A strong partnership with NATO is a pillar of U.S. defense strategy, Panetta said. More defense consultations will take place tomorrow, framing discussion for decisions to be taken at the Chicago summit, he added.

NATO Secretary General Anders Fogh Rasmussen said today Afghanistan is NATO’s top operational priority. After today’s session, he told reporters, “Transition is a road that ISAF and the Afghan forces will walk together – every step of the way.”

Afghanistan is a serious issue for NATO and the entire international community, Rasmussen said, “because we all have an interest in making sure Afghanistan is stable and secure.”




All of this week's top headlines to your email every Friday.


 
 

 

Headlines January 23, 2015

News: Two Marines identified in deadly California helo crash - Two Marine Corps officers killed when their helicopter crashed during a training exercise in the Southern California desert were remembered Jan. 25 as talented pilots. Greek F-16 crashes in Spain during NATO exercise - Ten people died Jan. 26 after a Greek air force F-16 jet crashed...
 
 

News Briefs January 26, 2015

Navy wants to increase use of sonar-emitting buoys The U.S. Navy is seeking permits to expand sonar and other training exercises off the Pacific Coast, a proposal raising concerns from animal advocates who say that more sonar-emitting buoys would harm whales. The Navy now wants to deploy up to 720 sonobuoys about 12 miles off...
 
 
Air National Guard photograph by SSgt. Annie Edwards

ANG conducts air refueling training with NATO allies in Germany

Air National Guard photograph by SSgt. Annie Edwards A NATO E-3A AWACS aircraft approaches a Utah Air National Guard KC-135R Stratotanker for air refueling during a training flight over Germany on Jan. 13, 2015. Nearly 30 airme...
 

 
Air Force photograph by SrA. Armando A. Schwier-Morales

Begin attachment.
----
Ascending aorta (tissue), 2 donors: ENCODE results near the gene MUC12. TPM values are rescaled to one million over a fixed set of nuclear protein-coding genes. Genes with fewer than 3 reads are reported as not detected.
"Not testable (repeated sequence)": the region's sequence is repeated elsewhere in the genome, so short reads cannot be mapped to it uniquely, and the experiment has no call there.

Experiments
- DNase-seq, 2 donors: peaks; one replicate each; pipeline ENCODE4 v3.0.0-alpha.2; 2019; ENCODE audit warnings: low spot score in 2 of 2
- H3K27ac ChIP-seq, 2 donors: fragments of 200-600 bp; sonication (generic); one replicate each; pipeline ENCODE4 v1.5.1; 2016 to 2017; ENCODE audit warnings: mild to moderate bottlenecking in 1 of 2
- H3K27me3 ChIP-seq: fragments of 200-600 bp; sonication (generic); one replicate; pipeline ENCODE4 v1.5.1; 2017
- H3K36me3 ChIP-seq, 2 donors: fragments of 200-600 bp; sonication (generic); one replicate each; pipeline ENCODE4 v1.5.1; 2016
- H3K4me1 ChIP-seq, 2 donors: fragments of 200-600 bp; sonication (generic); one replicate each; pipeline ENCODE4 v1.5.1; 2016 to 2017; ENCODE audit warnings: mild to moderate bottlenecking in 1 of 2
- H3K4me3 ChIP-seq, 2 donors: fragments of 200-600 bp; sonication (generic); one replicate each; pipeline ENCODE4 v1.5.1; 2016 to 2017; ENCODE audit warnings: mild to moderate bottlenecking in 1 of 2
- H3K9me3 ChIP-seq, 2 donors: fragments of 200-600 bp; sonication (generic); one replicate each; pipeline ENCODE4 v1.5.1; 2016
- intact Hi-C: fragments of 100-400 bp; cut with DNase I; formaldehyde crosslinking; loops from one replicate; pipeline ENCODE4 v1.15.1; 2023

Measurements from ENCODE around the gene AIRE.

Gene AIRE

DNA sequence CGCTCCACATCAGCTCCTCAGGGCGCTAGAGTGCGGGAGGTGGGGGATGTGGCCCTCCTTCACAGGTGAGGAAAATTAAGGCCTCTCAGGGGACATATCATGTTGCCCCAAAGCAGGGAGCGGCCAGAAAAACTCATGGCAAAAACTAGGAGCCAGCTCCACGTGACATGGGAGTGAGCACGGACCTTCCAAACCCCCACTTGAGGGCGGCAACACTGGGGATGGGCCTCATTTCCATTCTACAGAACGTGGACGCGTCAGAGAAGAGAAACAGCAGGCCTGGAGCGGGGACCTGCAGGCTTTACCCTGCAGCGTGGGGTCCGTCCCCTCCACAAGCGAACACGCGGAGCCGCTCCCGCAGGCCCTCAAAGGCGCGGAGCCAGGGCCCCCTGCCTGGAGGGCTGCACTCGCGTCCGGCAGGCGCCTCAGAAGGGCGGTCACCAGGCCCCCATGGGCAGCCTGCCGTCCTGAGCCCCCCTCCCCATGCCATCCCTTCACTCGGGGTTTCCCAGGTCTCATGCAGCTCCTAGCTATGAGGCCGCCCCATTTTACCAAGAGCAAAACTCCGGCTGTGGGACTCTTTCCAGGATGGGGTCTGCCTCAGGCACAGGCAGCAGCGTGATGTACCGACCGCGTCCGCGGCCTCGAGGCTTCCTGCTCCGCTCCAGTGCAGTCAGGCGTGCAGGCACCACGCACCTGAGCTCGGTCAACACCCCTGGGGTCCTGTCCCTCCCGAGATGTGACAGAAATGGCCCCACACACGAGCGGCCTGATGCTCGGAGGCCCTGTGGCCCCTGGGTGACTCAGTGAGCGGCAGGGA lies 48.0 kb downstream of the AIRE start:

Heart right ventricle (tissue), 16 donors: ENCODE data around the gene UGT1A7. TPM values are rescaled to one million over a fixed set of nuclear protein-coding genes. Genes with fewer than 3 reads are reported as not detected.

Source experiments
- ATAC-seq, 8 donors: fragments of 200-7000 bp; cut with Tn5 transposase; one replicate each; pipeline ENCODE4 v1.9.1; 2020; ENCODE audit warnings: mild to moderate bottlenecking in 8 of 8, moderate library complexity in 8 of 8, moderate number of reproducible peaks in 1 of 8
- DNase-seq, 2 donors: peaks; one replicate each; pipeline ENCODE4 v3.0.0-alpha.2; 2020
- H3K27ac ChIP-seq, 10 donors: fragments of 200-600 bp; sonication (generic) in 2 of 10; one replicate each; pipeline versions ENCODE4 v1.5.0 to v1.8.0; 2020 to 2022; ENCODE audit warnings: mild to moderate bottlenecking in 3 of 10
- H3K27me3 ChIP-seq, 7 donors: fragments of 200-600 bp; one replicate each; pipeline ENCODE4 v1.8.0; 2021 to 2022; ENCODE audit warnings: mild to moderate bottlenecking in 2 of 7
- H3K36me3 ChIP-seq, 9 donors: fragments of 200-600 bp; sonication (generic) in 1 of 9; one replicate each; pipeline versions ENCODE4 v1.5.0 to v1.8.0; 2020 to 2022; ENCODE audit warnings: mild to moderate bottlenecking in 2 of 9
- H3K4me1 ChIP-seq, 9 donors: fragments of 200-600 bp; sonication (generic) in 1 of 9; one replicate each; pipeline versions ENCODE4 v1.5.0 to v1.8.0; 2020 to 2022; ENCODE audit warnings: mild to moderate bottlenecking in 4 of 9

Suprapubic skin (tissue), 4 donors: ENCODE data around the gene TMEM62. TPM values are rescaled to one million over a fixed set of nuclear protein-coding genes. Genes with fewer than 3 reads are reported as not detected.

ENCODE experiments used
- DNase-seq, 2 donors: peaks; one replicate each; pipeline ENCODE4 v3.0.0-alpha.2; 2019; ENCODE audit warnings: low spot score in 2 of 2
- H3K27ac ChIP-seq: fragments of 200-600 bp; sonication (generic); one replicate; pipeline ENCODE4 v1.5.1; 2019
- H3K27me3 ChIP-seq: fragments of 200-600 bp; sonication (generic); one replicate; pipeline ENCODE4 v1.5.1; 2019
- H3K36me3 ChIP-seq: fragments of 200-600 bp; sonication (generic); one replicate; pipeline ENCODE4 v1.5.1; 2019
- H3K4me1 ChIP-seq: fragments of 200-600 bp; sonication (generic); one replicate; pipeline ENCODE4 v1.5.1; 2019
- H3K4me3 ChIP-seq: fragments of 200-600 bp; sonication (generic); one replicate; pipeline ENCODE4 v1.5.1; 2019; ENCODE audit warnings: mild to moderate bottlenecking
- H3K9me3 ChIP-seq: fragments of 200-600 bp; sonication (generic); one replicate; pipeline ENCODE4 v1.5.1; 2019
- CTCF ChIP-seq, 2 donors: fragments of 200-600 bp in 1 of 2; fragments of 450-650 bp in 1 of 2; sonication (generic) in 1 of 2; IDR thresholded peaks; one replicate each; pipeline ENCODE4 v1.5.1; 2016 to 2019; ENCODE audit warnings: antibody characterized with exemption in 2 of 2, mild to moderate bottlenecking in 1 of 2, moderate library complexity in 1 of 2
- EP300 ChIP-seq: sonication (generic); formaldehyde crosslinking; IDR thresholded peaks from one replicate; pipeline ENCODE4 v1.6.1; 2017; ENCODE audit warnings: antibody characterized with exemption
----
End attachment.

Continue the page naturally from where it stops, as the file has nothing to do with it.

Ramstein Airmen train with French air force

Air Force photograph by SrA. Armando A. Schwier-Morales Two U.S. Air Force pilots and a French air force navigator discuss the route to the drop zone during a simulated low-level drop Jan. 21, 2015, at Orleans – Bricy Air...
 
 

Marines receive first F-35C Lightning II carrier variant

The first F-35C Lightning II, carrier variant, for the U.S. Marine Corps touched-down on the flight line at Eglin Air Force Base, Fla., Jan. 13, from the Lockheed Martin plant in Fort Worth, Texas, to begin training in support of carrier-based operations. U.S. Marine Lt. Col. J.T. Ryan, Marine Fighter Attack Squadron 501 detachment commander...
 
 

VA announces single regional framework under MyVA initiative

The Department of Veterans Affairs announced Jan. 26 that it is taking the first steps under the MyVA initiative to realign its many organizational maps into one map with five regions to better serve Veterans. The new regions under the MyVA alignment will allow VA to begin the process of integrating disparate organizational boundaries into...
 




0 Comments


Be the first to comment!


Leave a Reply

Your email address will not be published. Required fields are marked *

You may use these HTML tags and attributes: <a href="" title=""> <abbr title=""> <acronym title=""> <b> <blockquote cite=""> <cite> <code> <del datetime=""> <em> <i> <q cite=""> <strike> <strong>